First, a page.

Despite our personal dissatisfaction that the U.S. Postal Service did not issue a Halley’s Comet Christmas stamp commemorating the 1301 appearance of Halley’s Comet as depicted in Giotto’s “Adoration of the Magi”, we are happy to report that on December 4, a commemorative aerogramme was issued in Hannibal, Missouri.  Back in July in Elmira, New York, the U.S. Postal Service unveiled the design of the unusual 36-cent aerogramme which commemorates both Halley’s Comet and Mark Twain on his 150th birthday during the 100th anniversary year of THE ADVENTURES OF HUCKLEBERRY FINN’S publication.


                 Twain’s year of birth, which coincided with the 1835 appearance of Halley’s Comet, and his accurate prediction that he would die in the year of its next appearance, are behind the decision to assign a dual theme to the aerogramme.  Twain is quoted by biographer Albert Bigelow Paine as saying “I came in with Halley’s Comet in 1835”.    It is coming again next year, and I expect to go out with it.  It is coming again next year, and I expect to go out with it.  It will be the greatest disappointment of my life if I don’t go out with Halley’s Comet.  The Almighty has said, no doubt: ‘Now here are these two unaccountable freaks; they came in together, the must go out together.’”  Twain died on April 21, 1910, the day after Comet Halley reached perihelion (point closest to the Sun).


            The design was unveiled in Elmira, New York, in conjunction with the opening of the Chemung County Fair last July.  Clemens and his wife, an Elmira native, are buried there.


            Drawing almost exclusively from his many personal experiences, Mark Twain used them ingeniously to become one of America’s greatest writers.  As a young man, he worked for a printer, was a riverboat pilot, a gold miner during the Civil War years, a reporter on the western frontier and a world traveler.


            Hannibal, Missouri, where he was born and spent his early years, provided background for HUCLELBERY FINN, published on February 18, 1885.  Through colorful use of dialects, Twain provides a vivid description of late 19th century life on the Mississippi River.  An adventure story as well as an historic novel, the book deals with profound moral issues such as slavery and racism.  William Faulkner and many other writers have said that it is one of our best literary works.  Ernest Hemingway once wrote that “all modern American literature comes from this one book…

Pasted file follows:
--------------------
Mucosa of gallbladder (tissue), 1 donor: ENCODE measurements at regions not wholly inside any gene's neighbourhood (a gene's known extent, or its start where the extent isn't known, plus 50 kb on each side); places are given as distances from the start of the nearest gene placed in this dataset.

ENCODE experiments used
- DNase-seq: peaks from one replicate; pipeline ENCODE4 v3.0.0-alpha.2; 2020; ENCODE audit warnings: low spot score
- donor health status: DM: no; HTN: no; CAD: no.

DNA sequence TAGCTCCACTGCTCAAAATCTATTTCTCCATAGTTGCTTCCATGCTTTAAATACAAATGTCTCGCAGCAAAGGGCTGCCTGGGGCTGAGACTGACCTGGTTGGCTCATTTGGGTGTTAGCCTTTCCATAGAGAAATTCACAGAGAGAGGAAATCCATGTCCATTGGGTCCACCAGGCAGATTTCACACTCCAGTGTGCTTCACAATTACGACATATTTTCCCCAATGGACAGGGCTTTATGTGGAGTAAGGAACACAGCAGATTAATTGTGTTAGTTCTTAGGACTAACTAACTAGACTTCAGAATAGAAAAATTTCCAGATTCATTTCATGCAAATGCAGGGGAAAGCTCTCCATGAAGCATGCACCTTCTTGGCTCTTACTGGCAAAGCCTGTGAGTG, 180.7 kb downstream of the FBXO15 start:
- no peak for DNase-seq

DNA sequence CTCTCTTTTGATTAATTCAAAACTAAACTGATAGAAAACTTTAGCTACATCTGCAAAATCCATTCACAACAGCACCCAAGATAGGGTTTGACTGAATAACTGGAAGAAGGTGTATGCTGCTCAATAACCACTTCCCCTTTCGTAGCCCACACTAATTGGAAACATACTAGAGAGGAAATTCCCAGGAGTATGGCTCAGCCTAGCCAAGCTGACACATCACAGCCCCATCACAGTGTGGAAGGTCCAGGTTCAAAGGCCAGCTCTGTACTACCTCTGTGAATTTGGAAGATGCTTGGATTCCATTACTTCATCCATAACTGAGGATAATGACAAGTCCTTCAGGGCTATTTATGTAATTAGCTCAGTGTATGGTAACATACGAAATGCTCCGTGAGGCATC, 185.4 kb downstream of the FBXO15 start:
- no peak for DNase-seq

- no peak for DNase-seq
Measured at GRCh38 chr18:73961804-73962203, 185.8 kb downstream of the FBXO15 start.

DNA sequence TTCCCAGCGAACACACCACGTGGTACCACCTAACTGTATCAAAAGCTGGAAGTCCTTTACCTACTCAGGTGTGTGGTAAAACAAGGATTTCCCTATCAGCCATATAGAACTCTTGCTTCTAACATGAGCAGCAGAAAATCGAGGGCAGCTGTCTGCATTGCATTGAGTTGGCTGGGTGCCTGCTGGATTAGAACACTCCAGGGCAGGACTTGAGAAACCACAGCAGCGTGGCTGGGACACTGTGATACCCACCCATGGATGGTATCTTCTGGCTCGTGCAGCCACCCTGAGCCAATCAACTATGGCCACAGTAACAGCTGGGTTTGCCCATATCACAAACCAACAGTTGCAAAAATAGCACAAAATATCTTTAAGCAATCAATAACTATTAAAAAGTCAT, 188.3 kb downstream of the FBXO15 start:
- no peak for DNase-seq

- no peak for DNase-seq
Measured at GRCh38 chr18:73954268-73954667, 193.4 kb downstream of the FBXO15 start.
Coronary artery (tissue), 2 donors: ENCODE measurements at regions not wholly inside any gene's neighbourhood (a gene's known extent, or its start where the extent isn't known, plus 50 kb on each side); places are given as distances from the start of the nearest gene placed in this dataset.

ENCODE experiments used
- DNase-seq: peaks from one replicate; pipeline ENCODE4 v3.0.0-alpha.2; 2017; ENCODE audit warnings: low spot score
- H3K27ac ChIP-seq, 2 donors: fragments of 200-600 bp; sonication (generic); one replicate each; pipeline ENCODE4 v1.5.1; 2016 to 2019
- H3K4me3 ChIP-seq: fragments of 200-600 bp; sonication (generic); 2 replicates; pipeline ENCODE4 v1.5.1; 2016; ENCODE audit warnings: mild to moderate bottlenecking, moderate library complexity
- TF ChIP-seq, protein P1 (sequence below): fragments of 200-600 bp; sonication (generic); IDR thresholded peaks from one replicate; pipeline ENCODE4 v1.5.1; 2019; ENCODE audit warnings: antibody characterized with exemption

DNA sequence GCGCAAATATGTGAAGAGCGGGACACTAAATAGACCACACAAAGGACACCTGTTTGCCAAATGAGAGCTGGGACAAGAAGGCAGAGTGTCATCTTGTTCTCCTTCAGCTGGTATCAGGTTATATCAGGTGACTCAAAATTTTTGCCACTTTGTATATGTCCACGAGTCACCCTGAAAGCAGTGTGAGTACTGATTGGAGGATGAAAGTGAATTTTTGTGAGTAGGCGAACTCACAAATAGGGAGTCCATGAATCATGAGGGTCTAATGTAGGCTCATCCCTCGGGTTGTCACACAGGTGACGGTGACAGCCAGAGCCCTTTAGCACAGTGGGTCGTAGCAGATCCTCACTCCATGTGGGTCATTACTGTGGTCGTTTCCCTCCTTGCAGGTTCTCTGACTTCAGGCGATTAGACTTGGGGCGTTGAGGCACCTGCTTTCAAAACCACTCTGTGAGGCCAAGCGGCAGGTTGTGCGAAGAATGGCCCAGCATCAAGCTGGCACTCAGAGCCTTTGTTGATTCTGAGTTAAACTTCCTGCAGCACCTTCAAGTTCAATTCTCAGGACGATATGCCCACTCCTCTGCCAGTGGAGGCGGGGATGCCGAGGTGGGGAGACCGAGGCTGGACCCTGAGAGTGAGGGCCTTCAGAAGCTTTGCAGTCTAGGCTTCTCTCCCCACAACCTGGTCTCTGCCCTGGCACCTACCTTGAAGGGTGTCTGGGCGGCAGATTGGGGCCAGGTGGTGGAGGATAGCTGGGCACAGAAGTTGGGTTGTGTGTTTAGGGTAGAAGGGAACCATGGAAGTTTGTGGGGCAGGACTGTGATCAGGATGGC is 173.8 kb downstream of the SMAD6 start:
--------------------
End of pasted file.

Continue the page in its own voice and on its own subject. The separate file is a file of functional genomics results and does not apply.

Dennis Luzak of Redding Ridge, Connecticut, designed the multicolor aerogramme.  Its front, when folded for mailing, features Luzak’s representation of Halley’s Comet with “USA 36” below it as the indicium in the upper right corner and, at lower left, his portrait of Mark Twain is coupled with the quotation predicting Twain would die in the year of the comet’s next appearance.  Folding instructions and the words “Aerogramme.  Via Airmail.  Par Avion  are printed along the lower left edge of the front side.


            Artwork on the reverse side of the aerogramme depicts Huckleberry Finn  in front of a steamboat, a second portrait of Twain, and Halley’s Comet against a background of stars and sky.  (Photographs of the comet in 1910 show it with differently shaped tails, including the flared and tapered ones depicted by Luzak, at various stages of its life.)  Appearing below this panel of illustrations is the legend “1835 . Mark Twain . 1910 . Halley’s Comet . 1985.”






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